Find out what supports you might qualify for as a mature student and as a student with a disability.
Contact staff at the school you're interested in attending. Staff at the disability services office can help connect you with other resources on campus, if necessary.
All colleges and universities in Ontario have an office for students with disabilities, or a disability services office. It's your responsibility to contact staff at the office, identify yourself as a student with a disability and work with staff to determine the type of accommodation you need.
What can disability services office staff do?
Learn more about the types of supports that might be available to you.
How do I set up educational accommodations?
If you have them, it may be helpful to include other documents such as:
If you do not have the required documentation, or it is out of date, speak with staff at the office for students with disabilities. They can guide you through the process of getting these documents.
Who do I contact if I want to be an apprentice?
What if I want to go to a private career college?
See the list below for links to resource centres for Students With Disabilities at Ontario publicly-assisted universities and colleges.
As a student with a disability, what are my responsibilities?
You are responsible for:
How should I disclose my disability, when and to whom?
How can I ensure that my educational accommodation needs are being met?
As a parent, what are my responsibilities as my son or daughter makes the transition to college or university?
As an educator, what are my responsibilities when teaching students with disabilities?
What kinds of supports are available to help me at school?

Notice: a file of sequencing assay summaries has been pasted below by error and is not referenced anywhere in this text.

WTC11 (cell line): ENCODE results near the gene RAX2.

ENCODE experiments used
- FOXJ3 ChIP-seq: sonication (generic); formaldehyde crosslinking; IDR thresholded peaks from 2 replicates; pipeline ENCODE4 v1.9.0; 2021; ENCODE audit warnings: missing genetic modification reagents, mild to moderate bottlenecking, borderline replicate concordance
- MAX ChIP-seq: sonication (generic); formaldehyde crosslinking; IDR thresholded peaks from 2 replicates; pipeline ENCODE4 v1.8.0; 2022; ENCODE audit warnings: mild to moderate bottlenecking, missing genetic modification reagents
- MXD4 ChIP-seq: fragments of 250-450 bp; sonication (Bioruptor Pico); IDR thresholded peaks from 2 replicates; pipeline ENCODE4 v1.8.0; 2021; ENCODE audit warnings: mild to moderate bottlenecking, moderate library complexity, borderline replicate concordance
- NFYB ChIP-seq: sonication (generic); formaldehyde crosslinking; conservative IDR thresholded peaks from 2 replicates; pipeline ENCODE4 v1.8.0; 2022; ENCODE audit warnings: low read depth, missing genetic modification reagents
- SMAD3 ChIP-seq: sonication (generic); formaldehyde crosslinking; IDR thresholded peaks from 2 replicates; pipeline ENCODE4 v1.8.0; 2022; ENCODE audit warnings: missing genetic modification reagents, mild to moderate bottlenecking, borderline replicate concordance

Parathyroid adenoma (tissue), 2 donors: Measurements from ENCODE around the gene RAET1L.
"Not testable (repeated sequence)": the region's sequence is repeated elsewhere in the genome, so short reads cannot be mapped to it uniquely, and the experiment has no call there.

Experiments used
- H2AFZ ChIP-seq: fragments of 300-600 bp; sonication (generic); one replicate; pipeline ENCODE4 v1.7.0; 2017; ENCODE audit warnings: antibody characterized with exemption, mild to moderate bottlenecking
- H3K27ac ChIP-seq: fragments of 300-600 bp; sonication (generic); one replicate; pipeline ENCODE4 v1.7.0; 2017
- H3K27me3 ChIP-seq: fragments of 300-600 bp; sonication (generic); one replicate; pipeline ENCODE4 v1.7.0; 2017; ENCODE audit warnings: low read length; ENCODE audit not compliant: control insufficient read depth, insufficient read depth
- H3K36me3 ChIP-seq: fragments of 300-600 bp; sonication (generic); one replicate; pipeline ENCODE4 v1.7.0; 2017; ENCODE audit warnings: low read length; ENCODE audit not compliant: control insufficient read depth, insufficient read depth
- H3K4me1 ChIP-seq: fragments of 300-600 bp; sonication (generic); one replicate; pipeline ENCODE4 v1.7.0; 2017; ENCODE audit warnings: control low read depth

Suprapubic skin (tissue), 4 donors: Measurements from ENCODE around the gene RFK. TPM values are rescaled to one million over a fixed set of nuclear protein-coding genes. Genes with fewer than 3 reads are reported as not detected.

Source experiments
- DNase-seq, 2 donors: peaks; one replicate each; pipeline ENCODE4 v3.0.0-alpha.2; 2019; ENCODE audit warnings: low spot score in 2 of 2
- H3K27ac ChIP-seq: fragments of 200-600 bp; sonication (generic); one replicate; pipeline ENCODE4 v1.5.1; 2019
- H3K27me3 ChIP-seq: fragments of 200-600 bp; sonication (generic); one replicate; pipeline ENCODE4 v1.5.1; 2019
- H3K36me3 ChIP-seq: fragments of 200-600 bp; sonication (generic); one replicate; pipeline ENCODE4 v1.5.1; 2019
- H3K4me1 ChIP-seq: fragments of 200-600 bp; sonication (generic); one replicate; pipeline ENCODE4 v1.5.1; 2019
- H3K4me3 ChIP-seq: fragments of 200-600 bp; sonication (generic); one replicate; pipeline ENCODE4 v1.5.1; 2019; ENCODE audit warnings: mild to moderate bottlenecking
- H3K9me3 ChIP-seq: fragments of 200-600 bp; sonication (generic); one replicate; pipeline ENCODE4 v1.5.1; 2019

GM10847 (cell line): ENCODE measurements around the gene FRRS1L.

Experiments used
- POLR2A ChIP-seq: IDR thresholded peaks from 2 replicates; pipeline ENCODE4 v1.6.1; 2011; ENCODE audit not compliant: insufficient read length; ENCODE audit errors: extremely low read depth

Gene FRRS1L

I was identified as a student with an exceptionality in high school. Will this apply at college or university?
In elementary and secondary school, a committee decides if a student should be placed in a special education program.
In college and university, you must identify yourself as a student with a disability and provide documented proof of your disability (from a certified practitioner) to staff at the disability services office. Check with staff at the disability services office to find out what documentation you need to provide in order to receive educational accommodations and other supports. Documentation of the services you received in high school will not be enough.
In high school, some of my courses were modified. Will this continue in college or university?
Educational modifications are not available in college or university. Instead, you may receive an educational accommodation. Accommodations are available for students in elementary, secondary and postsecondary education. Accommodations don't change the level or amount of work you are expected to complete. Instead, they are resources or services to provide you with an equal opportunity to complete the work, should you require them.
Educational accommodations may include: alternate format textbooks and other materials, the use of assistive technology, alternate testing locations or extended time for tests. Accommodations are designed to meet your individual needs.
Are there any postsecondary programs that I can't enrol in because of my disability?
However, you should look at the graduation requirements for the program you are interested in. Make sure you will be able to complete these requirements. For example, some programs require students to complete an internship, co-op term or practicum placement.
If you feel unsure that you will be able to complete all the program requirements, talk to a counsellor at the disability services office or to a representative from the program. They can help you determine if you can complete the requirements or if you need to consider other program options.
Can my college or university provide any non-educational, disability-related supports?
For more information, contact staff at the disability services office. They can answer these questions or direct you to the appropriate campus or local resource.
Learn more about the many resources to help you pay for your postsecondary education.
Where else can I look for information?
What can I do to prepare for postsecondary education while I'm in high school?
What are my rights?
You can also talk with your teachers or guidance counsellors, or contact the disability services office at the college or university you are considering.